You’ll also see feedback from customers already using the Professional Plan to upgrade their real world support operations.
Available On-Demand with David Williams & Anthony Okumura
Growing your customer service operation doesn’t need to be painful- as long as you have the right tools for the job.
Join David Williams, Vice President and General Manager of the Zendesk Support product, to learn how you can scale your team’s efforts while also removing friction for both customers and agents with the Zendesk Support Enterprise Plan.
During this webinar we’ll discuss how to:
Speed up reply and resolution times across each type of request you serve
Increase customer satisfaction with predictive machine learning
Improve visibility into support operations
You’ll also see feedback from customers already using the Enterprise Plan to upgrade their real world support operations.
Available On-Demand with Ben Collet, Katherine Cavanaugh, and Dan Bellenbaum of Zendesk
Have you ever wondered how we leverage our own products here at Zendesk? In this series, we’ll provide a behind the scenes look at the many ways we put our own tools to use.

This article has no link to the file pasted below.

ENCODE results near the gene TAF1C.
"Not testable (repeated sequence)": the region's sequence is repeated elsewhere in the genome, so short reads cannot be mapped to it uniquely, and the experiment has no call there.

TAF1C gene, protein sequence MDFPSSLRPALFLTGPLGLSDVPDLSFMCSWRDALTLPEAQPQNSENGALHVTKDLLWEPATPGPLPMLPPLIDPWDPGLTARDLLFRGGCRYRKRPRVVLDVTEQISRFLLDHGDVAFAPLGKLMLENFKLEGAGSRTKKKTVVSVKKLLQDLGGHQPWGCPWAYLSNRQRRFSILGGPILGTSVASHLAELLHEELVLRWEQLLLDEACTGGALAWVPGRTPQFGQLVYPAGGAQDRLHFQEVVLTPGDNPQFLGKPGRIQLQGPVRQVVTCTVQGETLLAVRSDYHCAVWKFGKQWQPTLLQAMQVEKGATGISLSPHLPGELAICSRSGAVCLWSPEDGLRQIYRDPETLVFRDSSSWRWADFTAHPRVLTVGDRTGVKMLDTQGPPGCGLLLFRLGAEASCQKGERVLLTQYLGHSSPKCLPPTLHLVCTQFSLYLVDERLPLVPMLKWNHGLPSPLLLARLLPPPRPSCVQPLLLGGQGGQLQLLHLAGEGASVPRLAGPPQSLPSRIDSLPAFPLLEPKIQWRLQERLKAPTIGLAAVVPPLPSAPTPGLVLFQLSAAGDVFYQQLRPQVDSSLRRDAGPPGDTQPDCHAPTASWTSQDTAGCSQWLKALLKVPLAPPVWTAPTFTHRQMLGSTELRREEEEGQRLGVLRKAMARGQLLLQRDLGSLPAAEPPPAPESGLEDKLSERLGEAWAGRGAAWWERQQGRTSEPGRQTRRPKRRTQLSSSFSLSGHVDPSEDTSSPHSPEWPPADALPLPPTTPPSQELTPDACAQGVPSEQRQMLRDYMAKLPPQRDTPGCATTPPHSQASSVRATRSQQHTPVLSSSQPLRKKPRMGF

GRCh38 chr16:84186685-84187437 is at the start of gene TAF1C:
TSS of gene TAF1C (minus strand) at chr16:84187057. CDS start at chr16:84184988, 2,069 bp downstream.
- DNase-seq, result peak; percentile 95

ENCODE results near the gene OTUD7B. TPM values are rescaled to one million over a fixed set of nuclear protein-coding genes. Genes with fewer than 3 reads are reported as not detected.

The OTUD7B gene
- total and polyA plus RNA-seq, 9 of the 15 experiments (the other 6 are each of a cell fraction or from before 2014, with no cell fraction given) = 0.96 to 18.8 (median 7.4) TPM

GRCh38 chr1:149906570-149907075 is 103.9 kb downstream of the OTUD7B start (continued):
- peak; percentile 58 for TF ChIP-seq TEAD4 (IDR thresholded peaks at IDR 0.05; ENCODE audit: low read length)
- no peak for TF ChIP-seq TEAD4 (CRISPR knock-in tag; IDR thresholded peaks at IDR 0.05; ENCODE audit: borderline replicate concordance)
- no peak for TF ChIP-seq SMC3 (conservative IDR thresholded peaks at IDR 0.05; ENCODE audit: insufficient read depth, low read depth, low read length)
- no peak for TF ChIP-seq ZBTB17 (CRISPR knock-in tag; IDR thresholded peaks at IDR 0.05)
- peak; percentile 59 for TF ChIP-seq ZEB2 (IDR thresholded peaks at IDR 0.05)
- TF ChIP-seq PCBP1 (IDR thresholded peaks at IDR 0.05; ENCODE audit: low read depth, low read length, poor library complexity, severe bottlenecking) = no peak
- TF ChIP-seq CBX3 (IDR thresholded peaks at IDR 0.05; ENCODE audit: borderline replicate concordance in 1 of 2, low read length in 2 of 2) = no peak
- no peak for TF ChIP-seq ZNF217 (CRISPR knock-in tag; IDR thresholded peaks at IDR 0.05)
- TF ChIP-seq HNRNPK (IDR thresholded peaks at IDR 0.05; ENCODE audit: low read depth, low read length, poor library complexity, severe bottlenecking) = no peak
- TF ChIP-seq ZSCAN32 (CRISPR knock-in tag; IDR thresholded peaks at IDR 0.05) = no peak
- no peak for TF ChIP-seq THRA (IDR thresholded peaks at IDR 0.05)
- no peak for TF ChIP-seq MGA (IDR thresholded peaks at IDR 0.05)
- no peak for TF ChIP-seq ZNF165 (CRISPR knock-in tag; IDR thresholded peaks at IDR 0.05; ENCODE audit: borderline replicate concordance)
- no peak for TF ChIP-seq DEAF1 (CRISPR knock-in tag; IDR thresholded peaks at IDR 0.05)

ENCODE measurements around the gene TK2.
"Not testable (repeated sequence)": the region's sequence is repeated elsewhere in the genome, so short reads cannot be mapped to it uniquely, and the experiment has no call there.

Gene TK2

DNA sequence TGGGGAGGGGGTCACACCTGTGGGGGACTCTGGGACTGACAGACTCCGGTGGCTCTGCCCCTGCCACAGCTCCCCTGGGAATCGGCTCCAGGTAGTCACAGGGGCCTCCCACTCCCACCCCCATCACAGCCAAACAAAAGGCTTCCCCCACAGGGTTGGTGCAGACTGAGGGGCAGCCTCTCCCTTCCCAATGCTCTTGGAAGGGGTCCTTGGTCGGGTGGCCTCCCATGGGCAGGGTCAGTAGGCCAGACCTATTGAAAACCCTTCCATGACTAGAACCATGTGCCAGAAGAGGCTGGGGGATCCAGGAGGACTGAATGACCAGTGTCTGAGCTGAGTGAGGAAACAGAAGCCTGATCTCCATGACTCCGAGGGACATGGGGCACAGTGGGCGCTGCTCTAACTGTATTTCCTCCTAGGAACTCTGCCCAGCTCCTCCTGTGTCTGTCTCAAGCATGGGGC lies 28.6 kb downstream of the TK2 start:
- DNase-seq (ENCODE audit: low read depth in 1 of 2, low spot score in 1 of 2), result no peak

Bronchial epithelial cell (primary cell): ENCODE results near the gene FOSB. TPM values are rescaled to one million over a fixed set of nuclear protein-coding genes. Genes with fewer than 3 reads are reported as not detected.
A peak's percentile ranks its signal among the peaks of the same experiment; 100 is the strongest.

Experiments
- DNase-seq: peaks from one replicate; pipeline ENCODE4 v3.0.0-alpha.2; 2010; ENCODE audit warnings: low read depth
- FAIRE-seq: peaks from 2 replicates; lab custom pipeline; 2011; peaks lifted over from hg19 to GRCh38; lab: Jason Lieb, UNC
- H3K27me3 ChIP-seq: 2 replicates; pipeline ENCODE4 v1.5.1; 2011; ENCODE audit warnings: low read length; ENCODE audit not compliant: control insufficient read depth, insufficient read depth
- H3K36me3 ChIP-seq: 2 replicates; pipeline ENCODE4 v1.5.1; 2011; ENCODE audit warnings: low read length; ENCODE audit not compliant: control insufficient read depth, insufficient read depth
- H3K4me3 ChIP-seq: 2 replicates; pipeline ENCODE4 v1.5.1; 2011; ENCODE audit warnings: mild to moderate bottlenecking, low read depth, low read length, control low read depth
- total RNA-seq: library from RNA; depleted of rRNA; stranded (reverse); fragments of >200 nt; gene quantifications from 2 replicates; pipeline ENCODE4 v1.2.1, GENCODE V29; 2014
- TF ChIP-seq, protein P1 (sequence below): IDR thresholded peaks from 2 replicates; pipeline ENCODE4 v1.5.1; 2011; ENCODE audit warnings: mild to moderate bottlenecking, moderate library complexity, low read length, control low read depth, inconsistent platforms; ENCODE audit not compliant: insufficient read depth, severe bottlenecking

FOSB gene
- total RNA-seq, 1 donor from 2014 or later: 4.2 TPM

Join Ben Collet, Zendesk’s own Global Director of Customer Advocacy, in conversation with leaders from our sales and finance departments about how they’ve created a seamless cross-departmental experience for our customers, such as fielding:
And other operational requests
During this webinar we’ll discuss how unifying these departments within one platform has led to a more efficient and satisfactory experience for our customers while also increasing employee productivity.
We’ll also share a few tips we’ve learned while bringing additional teams into our Zendesk Support instance for you to consider as you do the same.
If you have a mobile app for your customers, you already know the value of meeting people where they already are. But how do you also ensure that you’re meeting their growing expectations?